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FoodCycle, the charity that fights food poverty and loneliness is in urgent need of volunteers in Birmingham. As an essential service, Foodcycle continues to be a lifeline to the Birmingham community during the current UK lockdown.
Due to isolating or shielding from the COVID-19 pandemic, volunteer numbers in Birmingham have dropped significantly. Without volunteers, Foodcycle cannot provide a vital service to the community who have come to rely on their weekly meals and food provision.
Who can volunteer?
Foodcycle volunteer roles in Birmingham are open to anyone who has some time to spare. Current roles include food collection, food delivery as part of Foodcycle’s current service bringing food parcels to homes in need; plus cooking or hosting at ‘Cook and Collect’ projects – a food takeaway service for members of the community across Birmingham.
Unable to bring people together through community meals for much of 2020 due to Government restrictions, Foodcycle also launched Check-in and Chat this year. This service, where volunteers call guests for a weekly natter to help combat social isolation, is also looking for new recruits.
Who can’t volunteer?
Those who are shielding, have been told to isolate or classed as clinically vulnerable should not volunteer. Those showing any symptoms, have tested positive or have been in close contact with someone who has tested positive, should not volunteer at this time.
To help stop the spread and to keep Foodcycle guests and volunteers safe, FoodCycle has introduced a number of new policies and procedures such as compulsory wearing of face coverings, hand sanitising stations, socially distanced queues and collecting data in line with track and trace.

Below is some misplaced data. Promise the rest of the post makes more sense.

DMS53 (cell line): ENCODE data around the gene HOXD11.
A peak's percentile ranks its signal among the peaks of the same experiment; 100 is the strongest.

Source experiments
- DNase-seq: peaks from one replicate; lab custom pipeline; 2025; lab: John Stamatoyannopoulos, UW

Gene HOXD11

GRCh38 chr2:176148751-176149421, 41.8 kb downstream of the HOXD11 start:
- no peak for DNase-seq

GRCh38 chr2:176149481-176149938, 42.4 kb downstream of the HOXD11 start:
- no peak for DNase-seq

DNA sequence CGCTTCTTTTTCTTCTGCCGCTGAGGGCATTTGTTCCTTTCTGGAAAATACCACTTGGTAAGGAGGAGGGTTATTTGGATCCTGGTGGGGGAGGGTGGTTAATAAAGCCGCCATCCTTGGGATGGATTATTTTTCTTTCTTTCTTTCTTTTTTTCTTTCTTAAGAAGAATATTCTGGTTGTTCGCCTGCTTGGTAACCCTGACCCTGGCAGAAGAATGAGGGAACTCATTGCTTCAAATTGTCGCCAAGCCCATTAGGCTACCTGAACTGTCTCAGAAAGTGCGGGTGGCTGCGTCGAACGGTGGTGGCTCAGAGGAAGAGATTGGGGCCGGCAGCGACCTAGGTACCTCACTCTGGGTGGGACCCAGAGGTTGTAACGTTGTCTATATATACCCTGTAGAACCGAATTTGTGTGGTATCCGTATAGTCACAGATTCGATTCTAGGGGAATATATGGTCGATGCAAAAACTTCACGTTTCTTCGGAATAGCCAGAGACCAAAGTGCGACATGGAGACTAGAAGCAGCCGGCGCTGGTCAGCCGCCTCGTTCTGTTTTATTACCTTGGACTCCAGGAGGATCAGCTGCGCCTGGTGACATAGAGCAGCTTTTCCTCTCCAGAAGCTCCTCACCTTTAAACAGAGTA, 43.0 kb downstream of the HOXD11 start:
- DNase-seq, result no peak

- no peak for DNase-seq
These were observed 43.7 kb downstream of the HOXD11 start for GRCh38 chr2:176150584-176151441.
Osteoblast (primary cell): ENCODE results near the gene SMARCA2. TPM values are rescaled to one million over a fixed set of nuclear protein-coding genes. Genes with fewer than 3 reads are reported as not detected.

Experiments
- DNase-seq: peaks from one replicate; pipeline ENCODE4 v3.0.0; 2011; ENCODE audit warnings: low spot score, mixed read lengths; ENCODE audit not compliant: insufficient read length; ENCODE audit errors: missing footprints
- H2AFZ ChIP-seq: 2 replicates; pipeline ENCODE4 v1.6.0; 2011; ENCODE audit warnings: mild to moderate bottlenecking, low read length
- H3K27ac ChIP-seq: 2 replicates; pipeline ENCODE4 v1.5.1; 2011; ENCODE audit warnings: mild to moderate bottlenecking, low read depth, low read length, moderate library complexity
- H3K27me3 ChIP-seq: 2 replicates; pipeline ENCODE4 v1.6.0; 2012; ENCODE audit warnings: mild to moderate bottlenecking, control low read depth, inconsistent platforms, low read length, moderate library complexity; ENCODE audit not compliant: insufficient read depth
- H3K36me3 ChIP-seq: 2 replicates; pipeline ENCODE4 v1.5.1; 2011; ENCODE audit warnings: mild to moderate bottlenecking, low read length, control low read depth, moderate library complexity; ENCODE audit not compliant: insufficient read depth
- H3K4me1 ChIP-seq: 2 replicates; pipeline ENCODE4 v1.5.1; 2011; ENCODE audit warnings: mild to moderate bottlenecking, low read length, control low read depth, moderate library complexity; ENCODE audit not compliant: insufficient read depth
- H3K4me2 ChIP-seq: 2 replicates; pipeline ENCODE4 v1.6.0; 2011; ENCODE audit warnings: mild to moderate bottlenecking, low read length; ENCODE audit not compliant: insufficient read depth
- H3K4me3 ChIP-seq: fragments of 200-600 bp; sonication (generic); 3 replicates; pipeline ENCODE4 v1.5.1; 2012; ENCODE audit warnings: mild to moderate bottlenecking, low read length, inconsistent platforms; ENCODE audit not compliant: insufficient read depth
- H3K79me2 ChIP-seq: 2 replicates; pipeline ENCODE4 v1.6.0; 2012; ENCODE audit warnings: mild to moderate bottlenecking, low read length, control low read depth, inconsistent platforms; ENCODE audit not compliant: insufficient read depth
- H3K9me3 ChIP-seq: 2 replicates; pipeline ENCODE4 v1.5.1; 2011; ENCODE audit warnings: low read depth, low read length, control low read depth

Pamela Walker, West Midlands Regional Manager at FoodCycle says: “Being a part of FoodCycle gives our volunteers a real sense of purpose in these unusual times. People often sign up to give something back but end up staying because of how much they gain from it. Not only does it make such a huge difference to the people that receive the food but leads to our volunteers making friends and feeling part of the community. We really do need more volunteers to ensure that we can keep this vital service running.”
A FoodCycle Guest says: “It makes me very happy that Foodcycle are still looking out for people and caring for the community during this time. Every week is like Christmas as I never know what new ingredient or new food I’ll get to try and I also feel its been prepared and made with love.”
Foodcycle is currently operating at Birmingham Falcon Lodge Community Centre for Cook and Collect every Monday from 3–4pm as well as weekly deliveries.
For more information on Foodcycle Birmingham projects and to sign up to volunteer please visit http://www.foodcycle.org.uk/
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